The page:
Their celebrations are also different. In India, we celebrate almost every world festival, be it our own or not, but we do. But in this place, there are other celebrations then their own traditional holidays. Nowruz, which is their New Year is celebrated in big style. Like Santa Claus in Christmas, they have a Haji Firouz, The โ€œSanta Clausโ€ of Iran. Haji Firouz is a character representing an African Slave serving their Iranian masters, it also represents the blatant racism. In today's time they are a part of their New Year Celebrations and all their Cultural festivities, where in they wear a red dress with a black jacket and a cap with their face and hand painted black. The black face of Haji Firouz represents the return from the world of dead and the red clothes representing their blood. They have their traditional songs which they play in the festivities.

I was lucky to witness this myself in one of the park's celebrations.

The Albourz Mountain range in Iran is one site to visit, and the locals have a story behind it. It is said that there is a Monster named Zohak who is chained up in this Mountain, whole day and night he keeps chewing the chains and weakens them, but at the crack of dawn when the cock crows the chain once again gets strong and binds the monster Zohak. Through this mythology it also conveys the message that good will always have victory over the evil, just about the time when Zohak would set free the cock crows and he again gets chained up, likewise when we think that the evil has taken over and there is no hope comes the ray of hope and goodness at rescue.

There are lot of small villages which takes us back into the time. One such village I visited was Cham. You would feel you have gone back in time to the stone age. The houses here are still very very traditional from the olden days and even the lifestyle of the people here is quite primitive. You cannot believe that something like this still exist in the world of skyscrapers and hi-tech gadgets. There is a cypress tree here which is around 3,000 years old.

This is how the village Cham looks like, they look like mud houses but they are made of bricks.


The another interesting village that I visited was Kandovan Village, where people still live in Cave houses. In my travels across the globe, I have never come across anything like this. Their houses are so different and unique. Its not that they live with sophisticated amenities but they have everything they need for their living.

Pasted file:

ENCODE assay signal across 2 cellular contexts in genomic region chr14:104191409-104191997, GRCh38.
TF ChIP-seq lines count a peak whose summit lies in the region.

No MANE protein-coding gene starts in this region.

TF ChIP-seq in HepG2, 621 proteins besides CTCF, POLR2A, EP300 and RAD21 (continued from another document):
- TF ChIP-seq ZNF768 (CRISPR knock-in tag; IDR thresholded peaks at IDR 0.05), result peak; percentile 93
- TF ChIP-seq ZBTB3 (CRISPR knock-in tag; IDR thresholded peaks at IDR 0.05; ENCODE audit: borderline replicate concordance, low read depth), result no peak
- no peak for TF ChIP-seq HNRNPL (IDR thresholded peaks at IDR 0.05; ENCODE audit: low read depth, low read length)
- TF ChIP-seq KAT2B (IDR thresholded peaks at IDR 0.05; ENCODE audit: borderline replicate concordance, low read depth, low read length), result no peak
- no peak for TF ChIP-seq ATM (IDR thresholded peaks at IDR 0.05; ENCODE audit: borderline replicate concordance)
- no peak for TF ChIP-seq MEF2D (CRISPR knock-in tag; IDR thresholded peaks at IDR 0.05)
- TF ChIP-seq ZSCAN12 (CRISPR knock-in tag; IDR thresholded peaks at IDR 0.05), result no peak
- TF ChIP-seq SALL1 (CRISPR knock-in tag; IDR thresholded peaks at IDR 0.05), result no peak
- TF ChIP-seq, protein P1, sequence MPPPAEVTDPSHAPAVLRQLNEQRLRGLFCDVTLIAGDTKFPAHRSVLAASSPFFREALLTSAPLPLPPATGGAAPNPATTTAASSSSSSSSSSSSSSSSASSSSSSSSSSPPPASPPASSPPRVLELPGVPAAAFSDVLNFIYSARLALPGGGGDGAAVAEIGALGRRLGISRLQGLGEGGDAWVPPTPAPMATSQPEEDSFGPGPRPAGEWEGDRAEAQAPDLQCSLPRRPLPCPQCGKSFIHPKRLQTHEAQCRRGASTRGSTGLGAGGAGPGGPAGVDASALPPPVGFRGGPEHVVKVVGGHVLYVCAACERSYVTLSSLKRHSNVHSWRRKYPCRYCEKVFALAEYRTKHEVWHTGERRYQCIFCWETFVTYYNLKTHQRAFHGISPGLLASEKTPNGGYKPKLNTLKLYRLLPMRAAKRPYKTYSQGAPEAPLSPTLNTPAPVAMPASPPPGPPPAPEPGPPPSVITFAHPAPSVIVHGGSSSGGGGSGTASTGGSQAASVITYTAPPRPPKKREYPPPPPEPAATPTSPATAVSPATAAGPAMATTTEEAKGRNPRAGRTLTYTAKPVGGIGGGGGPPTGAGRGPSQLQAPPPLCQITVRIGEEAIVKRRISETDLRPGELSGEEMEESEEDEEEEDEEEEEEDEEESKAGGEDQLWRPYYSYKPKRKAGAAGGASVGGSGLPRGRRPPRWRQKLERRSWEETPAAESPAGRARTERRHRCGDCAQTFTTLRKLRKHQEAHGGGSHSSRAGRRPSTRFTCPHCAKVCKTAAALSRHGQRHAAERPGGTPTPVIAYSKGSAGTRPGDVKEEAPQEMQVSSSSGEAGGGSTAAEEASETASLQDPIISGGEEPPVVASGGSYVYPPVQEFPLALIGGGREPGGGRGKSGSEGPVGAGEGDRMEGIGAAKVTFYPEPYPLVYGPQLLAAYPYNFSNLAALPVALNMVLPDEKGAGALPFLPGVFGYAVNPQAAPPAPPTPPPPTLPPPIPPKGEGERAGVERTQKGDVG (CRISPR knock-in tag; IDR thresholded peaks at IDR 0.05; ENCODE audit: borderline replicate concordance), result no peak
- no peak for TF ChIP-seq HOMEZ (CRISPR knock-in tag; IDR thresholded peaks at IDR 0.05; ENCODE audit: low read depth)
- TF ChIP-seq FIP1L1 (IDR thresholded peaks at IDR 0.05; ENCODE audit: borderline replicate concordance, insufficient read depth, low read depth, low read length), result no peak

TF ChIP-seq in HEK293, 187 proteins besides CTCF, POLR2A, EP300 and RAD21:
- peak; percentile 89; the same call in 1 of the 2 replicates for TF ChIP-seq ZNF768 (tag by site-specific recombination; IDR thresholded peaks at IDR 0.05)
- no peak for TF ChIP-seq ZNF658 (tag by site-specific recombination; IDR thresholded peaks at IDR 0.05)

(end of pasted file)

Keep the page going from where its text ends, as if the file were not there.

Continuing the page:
The houses are something like this.

The village is on the mountain and there are steps carved out, so you need to walk up to visit the place.


Iran is rich with history and full of archeological sites. Persepolis is one of the most famous one. I have really been fortunate to visit this land. Iran was important for me to visit as it takes me back to my roots. I am a Zoroastrian by religion and the roots of my religion emerge from this country, though our forefathers left this place centuries ago to save the Religion from Islamic dominance. But when I visited this place, there was nothing familiar or similar to the same religion that we practice back in India. The name of the religion is same, but everything is different, the ceremonies, the dressing, language, lifestyle, everything is different.

In India in our religion, people from other communities are not allowed to visit our Temple, but in Iran there is no such thing. Anyone can visit the temple. A complete contrast of what we follow. In many ways this place was also an eye opener for me.

All the pictures are self clicked
I will like to invite @sugandhaseth to participate in this contest as well.

Thank you for visiting my blog. ๐Ÿ‘ผ๐Ÿป๐Ÿ‘ผ๐Ÿป๐Ÿ’–๐Ÿ’–๐ŸŒน๐ŸŒบ๐ŸŒธ